Puma revives its 1986 smart shoe for the modern era

The new RS-Computer tracks your fitness, no decades-old PC required.

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Smart shoes may sound like a recent innovation, but they're really old hat -- Puma's RS-Computer shoes were tracking your running stats in 1986, well before wearable tech was a hot trend. And Puma wants to remind you of that fact. It's reissuing the RS-Computer with the familiar colors and heel hump, but thoroughly modern fitness tracking technology. The 2018 shoe uses a three-axis accelerometer to measure calorie burn, distance and (new for 2018) step counts. And instead of plugging in a data cable to sync up to 30 days of activity data with an ancient Apple II or Commodore 64, you use Bluetooth to pull send information to an Android or iOS app -- albeit one that nods to the original 8-bit software.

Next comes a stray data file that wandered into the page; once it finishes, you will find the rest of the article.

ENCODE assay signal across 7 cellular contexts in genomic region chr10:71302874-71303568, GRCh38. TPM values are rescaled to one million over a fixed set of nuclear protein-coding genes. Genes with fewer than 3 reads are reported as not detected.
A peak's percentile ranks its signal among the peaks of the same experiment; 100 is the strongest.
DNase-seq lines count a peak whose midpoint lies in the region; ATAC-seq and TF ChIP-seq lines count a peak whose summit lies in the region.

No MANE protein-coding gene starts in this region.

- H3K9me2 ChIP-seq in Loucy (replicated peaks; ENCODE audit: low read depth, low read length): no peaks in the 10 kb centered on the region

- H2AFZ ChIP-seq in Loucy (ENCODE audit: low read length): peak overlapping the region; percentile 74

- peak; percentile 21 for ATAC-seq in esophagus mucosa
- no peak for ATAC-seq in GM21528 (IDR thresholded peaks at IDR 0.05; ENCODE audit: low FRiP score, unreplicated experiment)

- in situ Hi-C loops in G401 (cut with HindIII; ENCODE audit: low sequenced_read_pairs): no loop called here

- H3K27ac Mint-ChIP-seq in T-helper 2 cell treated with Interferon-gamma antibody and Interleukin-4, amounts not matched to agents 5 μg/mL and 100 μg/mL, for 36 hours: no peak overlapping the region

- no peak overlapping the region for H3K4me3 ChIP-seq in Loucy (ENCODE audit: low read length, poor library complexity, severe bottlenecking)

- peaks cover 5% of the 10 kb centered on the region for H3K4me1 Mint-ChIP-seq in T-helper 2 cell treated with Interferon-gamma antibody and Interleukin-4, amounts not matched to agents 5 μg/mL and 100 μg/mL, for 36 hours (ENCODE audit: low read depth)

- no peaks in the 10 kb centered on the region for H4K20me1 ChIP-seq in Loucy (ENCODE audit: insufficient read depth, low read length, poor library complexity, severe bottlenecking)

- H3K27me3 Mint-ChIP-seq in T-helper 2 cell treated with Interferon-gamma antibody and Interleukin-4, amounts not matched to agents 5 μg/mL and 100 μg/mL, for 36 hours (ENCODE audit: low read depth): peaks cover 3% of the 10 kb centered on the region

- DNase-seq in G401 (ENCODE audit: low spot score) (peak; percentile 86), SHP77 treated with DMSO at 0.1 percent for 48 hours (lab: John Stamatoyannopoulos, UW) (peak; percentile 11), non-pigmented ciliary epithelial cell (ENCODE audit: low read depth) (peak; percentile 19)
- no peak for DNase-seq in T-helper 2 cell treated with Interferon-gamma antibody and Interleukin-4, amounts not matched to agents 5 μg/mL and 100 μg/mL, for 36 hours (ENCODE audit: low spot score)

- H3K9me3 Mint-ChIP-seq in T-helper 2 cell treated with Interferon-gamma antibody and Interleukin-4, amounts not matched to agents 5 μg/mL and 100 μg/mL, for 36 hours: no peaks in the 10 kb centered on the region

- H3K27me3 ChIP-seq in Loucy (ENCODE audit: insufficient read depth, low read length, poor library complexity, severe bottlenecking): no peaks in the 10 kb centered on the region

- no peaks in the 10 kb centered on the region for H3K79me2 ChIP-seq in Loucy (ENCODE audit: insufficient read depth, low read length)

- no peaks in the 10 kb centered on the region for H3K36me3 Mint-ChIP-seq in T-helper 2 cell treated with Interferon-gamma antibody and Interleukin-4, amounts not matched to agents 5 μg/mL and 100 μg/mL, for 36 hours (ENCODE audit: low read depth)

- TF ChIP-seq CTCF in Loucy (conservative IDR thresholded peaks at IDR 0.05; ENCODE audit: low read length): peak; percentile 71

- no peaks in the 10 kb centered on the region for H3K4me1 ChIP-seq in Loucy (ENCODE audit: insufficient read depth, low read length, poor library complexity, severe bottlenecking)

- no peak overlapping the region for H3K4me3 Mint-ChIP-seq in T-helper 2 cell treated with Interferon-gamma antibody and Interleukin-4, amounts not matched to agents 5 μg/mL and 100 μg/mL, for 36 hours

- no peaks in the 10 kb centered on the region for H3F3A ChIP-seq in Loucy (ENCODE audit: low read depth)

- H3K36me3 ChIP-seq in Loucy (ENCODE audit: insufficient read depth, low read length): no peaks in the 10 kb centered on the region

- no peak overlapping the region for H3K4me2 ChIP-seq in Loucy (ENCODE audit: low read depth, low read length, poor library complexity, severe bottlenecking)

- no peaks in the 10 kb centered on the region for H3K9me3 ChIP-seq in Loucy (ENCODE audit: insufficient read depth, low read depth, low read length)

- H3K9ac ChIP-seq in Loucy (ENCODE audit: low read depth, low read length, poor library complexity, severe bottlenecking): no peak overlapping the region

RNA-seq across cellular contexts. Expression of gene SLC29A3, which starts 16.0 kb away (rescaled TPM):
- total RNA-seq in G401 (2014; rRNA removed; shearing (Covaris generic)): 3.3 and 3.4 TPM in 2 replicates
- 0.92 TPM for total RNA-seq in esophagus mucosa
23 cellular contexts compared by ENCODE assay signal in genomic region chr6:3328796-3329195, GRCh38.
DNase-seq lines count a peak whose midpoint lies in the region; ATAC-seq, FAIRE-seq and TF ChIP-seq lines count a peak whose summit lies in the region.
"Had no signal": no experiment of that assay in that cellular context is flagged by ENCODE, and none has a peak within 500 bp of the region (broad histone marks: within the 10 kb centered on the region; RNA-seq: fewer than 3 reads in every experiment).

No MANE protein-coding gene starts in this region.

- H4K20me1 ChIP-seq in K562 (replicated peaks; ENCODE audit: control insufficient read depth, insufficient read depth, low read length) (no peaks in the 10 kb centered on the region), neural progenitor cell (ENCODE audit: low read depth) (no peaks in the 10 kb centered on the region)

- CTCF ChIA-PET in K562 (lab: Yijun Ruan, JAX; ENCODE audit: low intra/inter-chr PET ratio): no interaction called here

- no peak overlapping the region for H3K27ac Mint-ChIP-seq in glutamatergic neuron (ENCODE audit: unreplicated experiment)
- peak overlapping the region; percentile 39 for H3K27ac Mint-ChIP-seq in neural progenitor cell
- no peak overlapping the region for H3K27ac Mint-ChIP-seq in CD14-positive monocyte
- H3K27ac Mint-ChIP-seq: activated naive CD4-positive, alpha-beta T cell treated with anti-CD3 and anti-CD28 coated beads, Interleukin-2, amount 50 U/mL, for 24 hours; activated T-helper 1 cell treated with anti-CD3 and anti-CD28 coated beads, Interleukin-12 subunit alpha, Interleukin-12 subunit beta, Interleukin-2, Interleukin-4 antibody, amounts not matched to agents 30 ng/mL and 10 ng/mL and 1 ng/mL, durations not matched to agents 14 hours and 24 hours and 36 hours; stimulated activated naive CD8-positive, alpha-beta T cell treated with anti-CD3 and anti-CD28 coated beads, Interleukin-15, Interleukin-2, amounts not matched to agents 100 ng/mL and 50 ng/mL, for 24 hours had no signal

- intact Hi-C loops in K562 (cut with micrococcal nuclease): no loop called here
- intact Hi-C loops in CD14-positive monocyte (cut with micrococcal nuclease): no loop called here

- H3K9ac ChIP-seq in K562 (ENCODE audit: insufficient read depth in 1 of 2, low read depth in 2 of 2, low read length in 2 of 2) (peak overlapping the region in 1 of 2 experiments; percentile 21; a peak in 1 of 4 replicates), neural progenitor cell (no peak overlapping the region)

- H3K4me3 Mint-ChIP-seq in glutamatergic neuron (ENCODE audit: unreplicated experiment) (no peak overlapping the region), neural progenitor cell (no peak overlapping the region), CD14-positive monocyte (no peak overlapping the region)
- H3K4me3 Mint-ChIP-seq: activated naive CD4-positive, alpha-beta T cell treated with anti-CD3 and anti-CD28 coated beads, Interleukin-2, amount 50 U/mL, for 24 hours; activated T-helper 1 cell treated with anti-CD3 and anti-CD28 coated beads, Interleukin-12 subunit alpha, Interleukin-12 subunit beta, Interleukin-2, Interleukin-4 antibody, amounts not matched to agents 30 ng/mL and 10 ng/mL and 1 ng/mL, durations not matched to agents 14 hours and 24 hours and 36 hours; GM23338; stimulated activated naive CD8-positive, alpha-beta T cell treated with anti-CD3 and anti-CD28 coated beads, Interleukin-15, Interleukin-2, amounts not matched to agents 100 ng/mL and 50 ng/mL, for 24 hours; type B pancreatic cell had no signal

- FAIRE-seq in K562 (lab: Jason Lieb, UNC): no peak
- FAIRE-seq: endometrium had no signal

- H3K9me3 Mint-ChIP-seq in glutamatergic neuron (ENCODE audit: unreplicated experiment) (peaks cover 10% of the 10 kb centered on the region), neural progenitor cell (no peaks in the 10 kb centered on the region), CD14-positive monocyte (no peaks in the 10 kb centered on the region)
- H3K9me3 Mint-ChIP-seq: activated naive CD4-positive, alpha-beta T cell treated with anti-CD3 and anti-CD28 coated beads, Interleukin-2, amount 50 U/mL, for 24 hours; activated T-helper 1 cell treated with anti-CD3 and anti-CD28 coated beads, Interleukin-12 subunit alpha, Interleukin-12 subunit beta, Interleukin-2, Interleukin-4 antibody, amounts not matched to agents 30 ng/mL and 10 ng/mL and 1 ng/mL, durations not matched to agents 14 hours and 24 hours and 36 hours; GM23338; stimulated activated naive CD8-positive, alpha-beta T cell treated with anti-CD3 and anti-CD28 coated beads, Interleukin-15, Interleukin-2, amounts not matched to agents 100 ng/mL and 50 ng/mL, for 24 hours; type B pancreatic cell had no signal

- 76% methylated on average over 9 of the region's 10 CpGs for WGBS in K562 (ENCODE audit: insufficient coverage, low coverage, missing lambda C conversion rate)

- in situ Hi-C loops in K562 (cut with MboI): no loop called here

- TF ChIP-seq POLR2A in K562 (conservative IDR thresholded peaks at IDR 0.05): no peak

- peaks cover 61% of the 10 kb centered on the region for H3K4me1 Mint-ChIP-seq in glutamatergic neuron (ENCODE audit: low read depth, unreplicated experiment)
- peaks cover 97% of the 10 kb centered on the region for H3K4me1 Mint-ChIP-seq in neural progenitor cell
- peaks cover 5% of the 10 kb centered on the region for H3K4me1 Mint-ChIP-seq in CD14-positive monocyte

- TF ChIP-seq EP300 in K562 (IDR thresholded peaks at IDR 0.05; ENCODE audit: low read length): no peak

You still need to insert a cable, but this time it's a USB connection to charge the shoe's lithium-polymer battery.

Not surprisingly, this isn't going to be a mass-produced shoe -- in fact, this could make Nike's HyperAdapt seem commonplace. Puma is making just 86 pairs available worldwide on December 13th through its website, Kith and certain retail stores in Berlin, London and Tokyo. Ironically, that rarity could lead to many owners refusing to try the shoe's marquee feature. Why ruin the resale value by actually wearing the shoes?

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